UN Hopes to Solve Crisis
NEW YORK – International News – At least two people were killed and six others injured in the Central African Republic (CAR) after an attack on an 18-truck humanitarian convoy relocating 1,300 Muslims to safety in the country’s north, a spokesperson for the United Nations refugee agency today confirmed, renewing calls for protection of displaced people.
“The convoy, heading for Kabo and Moyen in the north, was hit by a grenade believed to have been thrown by anti-balaka militiamen,” UNHCR spokesperson Fatoumata Lejeune told journalists in Geneva, referring to yesterday’s attack believed to have been carried out by the mostly Christian armed group.
The anti-balaka, which translates as “machete proof,” are fighting mostly Muslim Séléka rebels who led a 2012 coup. Since then, hundreds of thousands of people have been displaced and 2.2 million are in desperate need of humanitarian aid.
“UNHCR condemns the attack and offers its condolences to the victims’ families. It underscores the need to provide physical protection to displaced communities at risk,” said Ms. Lejeune.
United Nations Secretary-General Ban Ki-moon has appointed Abdoulaye Bathily of Senegal as the head of the United Nations political office tasked with helping to consolidate peace and prevent conflict in the Central African region.
Mr. Bathily, who brings to this position many years of political, diplomatic and academic experience with his national Government, academic institutions and more recently with the UN system, will serve both as the Secretary-General’s Special Representative for Central Africa and the head of the UN regional office, known as UNOCA.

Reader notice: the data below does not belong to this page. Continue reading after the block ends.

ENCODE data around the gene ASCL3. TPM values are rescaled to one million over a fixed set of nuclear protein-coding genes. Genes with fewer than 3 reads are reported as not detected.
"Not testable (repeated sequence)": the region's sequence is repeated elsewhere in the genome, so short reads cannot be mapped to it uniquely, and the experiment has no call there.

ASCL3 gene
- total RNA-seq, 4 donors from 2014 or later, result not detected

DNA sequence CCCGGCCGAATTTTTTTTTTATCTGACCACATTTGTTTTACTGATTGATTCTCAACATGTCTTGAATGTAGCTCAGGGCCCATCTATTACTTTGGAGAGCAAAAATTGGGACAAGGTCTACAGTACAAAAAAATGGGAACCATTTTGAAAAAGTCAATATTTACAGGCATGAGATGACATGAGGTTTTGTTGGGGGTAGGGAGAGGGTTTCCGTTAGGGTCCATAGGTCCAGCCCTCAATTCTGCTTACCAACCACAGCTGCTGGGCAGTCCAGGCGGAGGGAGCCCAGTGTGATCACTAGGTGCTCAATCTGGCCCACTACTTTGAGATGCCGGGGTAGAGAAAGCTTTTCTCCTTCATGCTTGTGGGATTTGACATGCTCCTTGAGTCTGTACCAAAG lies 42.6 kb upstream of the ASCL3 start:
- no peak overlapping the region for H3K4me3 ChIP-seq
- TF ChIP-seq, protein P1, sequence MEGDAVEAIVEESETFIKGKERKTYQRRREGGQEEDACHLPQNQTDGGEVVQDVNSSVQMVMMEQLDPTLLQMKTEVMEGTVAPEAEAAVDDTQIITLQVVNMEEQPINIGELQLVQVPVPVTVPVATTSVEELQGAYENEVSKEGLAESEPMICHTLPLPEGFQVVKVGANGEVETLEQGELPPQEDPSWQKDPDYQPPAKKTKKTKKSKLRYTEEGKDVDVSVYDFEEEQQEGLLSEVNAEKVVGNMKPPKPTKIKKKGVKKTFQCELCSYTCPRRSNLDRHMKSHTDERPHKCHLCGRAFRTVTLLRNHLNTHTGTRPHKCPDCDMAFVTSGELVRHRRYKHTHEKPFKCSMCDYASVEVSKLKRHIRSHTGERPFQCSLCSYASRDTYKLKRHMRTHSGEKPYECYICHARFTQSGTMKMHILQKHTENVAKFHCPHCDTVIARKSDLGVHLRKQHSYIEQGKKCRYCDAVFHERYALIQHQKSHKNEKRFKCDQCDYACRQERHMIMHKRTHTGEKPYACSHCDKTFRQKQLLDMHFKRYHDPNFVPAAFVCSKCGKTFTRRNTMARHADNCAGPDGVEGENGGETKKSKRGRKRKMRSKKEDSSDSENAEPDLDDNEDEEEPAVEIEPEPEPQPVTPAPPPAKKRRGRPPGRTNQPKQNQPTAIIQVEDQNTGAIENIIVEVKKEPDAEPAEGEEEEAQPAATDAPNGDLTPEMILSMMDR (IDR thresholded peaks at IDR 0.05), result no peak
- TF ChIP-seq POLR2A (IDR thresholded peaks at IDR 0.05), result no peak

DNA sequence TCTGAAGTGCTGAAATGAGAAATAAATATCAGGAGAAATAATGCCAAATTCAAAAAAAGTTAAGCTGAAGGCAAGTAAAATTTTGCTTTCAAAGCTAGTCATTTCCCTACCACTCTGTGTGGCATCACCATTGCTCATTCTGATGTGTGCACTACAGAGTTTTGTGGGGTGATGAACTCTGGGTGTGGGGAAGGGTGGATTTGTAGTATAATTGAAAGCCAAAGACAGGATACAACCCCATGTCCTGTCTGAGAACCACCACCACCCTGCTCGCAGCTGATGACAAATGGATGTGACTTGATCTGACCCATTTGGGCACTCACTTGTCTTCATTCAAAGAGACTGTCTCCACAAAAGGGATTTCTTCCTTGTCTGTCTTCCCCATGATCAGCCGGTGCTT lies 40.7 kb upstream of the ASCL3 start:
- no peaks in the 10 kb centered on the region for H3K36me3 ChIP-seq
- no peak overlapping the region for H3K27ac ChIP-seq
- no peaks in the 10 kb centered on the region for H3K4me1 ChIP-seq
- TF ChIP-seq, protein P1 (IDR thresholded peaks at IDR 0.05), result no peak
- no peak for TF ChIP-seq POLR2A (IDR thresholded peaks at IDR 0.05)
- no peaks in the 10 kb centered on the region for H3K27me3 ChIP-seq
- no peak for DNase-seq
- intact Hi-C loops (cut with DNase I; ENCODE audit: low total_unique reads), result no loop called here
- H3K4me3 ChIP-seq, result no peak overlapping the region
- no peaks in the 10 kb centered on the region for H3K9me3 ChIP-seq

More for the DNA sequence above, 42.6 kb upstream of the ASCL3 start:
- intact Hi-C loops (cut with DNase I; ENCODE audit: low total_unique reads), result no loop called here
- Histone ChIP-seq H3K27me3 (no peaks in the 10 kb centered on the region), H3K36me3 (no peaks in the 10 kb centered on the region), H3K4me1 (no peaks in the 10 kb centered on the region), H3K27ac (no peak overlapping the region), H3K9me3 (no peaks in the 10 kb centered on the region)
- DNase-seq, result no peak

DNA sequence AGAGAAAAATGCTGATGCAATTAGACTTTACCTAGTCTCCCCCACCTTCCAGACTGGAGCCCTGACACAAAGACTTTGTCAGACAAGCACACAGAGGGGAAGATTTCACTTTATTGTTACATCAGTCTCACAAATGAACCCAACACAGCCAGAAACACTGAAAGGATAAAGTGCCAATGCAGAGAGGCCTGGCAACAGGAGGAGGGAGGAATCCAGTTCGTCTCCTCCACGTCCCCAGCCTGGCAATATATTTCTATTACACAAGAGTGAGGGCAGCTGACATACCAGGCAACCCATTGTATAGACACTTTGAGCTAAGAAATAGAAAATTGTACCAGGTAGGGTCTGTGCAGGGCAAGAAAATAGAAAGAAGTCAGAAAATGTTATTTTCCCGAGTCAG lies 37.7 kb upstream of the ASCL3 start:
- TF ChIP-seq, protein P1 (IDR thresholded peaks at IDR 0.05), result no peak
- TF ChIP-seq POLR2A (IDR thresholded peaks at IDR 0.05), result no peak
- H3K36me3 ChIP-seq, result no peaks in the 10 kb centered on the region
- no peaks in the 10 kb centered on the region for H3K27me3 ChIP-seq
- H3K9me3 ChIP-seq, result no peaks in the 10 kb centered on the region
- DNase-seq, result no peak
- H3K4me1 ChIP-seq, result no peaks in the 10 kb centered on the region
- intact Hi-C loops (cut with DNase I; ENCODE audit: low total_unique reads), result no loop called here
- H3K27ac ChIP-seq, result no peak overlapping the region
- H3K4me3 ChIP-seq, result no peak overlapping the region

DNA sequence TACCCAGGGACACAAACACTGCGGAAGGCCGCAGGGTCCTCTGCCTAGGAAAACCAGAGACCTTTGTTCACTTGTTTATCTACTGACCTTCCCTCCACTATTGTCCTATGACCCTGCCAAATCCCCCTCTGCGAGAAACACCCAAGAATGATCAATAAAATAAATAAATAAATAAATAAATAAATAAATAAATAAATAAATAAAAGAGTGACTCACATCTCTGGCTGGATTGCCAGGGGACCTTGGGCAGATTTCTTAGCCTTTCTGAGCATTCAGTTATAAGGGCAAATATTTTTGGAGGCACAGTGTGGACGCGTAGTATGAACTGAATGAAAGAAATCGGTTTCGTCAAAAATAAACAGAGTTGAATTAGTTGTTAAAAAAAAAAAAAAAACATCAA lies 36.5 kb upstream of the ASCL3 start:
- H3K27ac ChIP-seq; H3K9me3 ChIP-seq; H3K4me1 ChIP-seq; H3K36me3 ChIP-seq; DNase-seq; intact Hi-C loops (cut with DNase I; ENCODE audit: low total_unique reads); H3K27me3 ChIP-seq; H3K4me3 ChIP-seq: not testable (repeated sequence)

He succeeds Abou Moussa of Chad, to whom the Secretary-General is grateful for “his leadership and important accomplishments” during his tenure at UNOCA, UN spokesperson Stéphane Dujarric told reporters in New York.
Most recently, Mr. Bathily served as the Secretary-General’s Deputy Special Representative in the UN Multidimensional Integrated Stabilization Mission in Mali (MINUSMA) since July 2013.
Headquartered in Libreville, Gabon, UNOCA has been working since March 2011 to support the efforts of Central African nations to consolidate peace and prevent conflict, as well as to tackle cross-border challenges such as arms trafficking and organized crime.
It works closely with the Economic Community of Central African States (ECCAS), which comprises Angola, Burundi, Cameroon, the Central African Republic, Chad, Congo, the Democratic Republic of the Congo, Equatorial Guinea, Gabon and Sao Tome and Principe.